This may start as a half or one-day workshop for staff and management together with organization or team assessments, identifying issues to be addressed, and getting into implementation brainstorming. In this approach, everyone gets the same message, develops common language, and gets involved in the improvement process (which dramatically increases commitment to change). Jim then facilitates a senior management team priority and action planning session the afternoon of the second day to make decisions and begin implementation. Sometimes the progression is first a half-day with everyone, continuing with a day including all management, and a final half-day with just the senior intact management team of five to ten.

4. Retreat Agenda Menu

Each retreat is highly tailored to the team and longer term organizational objectives. This customizing is based upon discussions with the senior team leader and/or any preretreat assessment. Following is an overview of the main sections that Jim can draw from in customizing a retreat for each Client.

 

Day One (Assessment, Divergent Thinking, and Brainstorming)

The Performance Balance

For a brief overview of the material covered in this section click here and here.

  • Assessing Our Balance: Technology, Management, Leadership
  • Managing Things and Leading People
  • Soft Skills, Hard Results: The Power of Emotional Intelligence

 

Transformation Pathways

The Pathways Framework has evolved over many years of best practices research and very successful use with hundreds of management teams. The process used here is a highly iterative one. It is tailored to the main areas that participants want to focus upon or feel they need to address in more depth.

Here's the typical process used in a one or two-day workshop:

  • Differences Between Surface-Level Change versus a Deeper Level of Cultural Transformation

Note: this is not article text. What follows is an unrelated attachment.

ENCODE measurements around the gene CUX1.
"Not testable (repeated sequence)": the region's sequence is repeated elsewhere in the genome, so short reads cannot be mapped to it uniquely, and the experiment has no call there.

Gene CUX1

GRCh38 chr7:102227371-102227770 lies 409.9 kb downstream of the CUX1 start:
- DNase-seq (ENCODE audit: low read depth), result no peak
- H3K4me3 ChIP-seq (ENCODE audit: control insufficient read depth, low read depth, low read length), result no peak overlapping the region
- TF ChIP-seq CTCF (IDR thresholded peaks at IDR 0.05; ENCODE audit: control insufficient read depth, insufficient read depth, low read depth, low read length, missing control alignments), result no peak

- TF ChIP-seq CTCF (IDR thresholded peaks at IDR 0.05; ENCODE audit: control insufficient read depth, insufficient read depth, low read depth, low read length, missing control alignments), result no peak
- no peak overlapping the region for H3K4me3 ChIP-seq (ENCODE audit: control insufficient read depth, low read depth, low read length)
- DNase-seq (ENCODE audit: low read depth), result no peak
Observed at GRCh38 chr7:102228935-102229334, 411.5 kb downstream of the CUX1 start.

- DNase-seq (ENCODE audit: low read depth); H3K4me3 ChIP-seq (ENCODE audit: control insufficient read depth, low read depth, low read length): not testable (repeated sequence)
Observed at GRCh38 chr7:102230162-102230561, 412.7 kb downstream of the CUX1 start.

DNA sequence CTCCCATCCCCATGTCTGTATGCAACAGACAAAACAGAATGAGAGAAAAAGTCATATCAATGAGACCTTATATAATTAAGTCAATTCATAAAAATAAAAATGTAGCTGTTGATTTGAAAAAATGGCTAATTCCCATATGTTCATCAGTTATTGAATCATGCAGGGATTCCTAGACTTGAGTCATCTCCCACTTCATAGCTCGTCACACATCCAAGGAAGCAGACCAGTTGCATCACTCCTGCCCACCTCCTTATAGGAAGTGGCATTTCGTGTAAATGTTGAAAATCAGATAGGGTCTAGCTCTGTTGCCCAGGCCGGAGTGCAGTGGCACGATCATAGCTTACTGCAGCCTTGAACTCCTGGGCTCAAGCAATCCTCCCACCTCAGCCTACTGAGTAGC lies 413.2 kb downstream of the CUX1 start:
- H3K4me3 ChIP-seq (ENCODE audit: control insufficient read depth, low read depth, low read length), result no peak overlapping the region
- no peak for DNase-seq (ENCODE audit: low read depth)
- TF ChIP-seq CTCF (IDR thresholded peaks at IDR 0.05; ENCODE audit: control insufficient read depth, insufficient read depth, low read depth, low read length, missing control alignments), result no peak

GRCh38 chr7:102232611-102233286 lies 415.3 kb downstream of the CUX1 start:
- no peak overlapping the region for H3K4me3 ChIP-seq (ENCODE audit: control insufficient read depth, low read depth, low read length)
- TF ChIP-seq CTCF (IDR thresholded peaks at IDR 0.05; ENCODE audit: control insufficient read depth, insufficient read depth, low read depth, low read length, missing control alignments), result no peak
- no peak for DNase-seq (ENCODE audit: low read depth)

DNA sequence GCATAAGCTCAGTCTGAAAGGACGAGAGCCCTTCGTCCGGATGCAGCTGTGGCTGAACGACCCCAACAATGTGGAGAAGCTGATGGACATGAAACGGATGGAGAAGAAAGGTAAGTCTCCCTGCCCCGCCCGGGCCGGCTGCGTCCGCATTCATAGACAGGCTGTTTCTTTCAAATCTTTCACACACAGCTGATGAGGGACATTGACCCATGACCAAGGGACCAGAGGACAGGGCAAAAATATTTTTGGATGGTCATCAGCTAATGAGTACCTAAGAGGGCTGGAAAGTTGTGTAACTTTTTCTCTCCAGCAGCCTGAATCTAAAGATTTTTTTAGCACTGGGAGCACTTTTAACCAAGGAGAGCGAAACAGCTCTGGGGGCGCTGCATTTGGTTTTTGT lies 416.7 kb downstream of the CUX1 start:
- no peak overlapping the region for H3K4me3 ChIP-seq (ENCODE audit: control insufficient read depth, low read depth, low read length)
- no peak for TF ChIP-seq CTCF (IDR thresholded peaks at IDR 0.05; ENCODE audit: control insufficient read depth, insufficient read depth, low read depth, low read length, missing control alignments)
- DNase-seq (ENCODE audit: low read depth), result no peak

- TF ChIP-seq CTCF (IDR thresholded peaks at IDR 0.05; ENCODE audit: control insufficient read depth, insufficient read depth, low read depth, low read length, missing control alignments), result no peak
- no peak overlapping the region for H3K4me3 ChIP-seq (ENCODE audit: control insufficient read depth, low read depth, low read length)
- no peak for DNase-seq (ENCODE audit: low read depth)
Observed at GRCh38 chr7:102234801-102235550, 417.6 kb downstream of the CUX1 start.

• Overview of the Six Key Areas of the Compass Model ("Pathways Framework" below)
  • Gap Analysis (comparing current performance with desired performance) around each of the Transformation Pathways
  • Identifying the Team/Organization's Most Critical Pathways to Higher Service/Quality
  • Exploring Best Practices and Brainstorming Options for Each Top Pathway (an extensive workbook provides a menu of highly researched "Issues and Ideas" for every Pathway)
  • Establishing Key Action/Implementation Ideas

 

Pathways Framework

For an overview of the "compass model" used in this section and more depth on each Pathway click here.

Focus and Context (Vision, Values, and Purpose)

  • Common Pitfalls and Traps
  • Centering Vision, Values, and Purpose around Customers

 

Customers/Partners

  • From the Outside In: Bringing Customers into the Organization
  • Strengthening Internal Partnerships for a More Customer-Centered Organization
  • Working with External Partners (suppliers, distributors, alliances)

 

Strategy and Direction

  • Aligning Strategy, Structure, and Roles for Higher Service/Quality
  • Establishing Clear Goals and Priorities
  • Designing a Goal Deployment System for Disciplined Follow-through

Measures and Rewards

  • Balancing Leading Indicators (operational and service/quality) with Lagging Indicators (financial)
  • Establishing a Feedback Rich Culture for Continuous Learning and Improvement
  • Traditional Management-Based Reward Systems and Recognition Practices versus Leadership-Based Approaches
  • Keys to Effective Reward and Recognition
  • Continuous Improvement through Reviewing, Assessing, Celebrating, and Refocusing

 

Processes and Systems

  • Managing Processes at the Tactical, Cross-Functional, and Strategic Levels
  • Vital Steps to Strategic Process Management for Higher Service/Quality
  • Key Organizational Support Systems
  • Identifying Symptoms of System Problems That Impede Service/Quality Delivery

 

Learning and Development

  • Elements of Effective Education and Communications Strategies, Systems, and Practices
  • Aligning Skill Development in Technology, Management, and Leadership with Service/Quality Improvement
  • Common Reasons That Most Groups Aren't Teams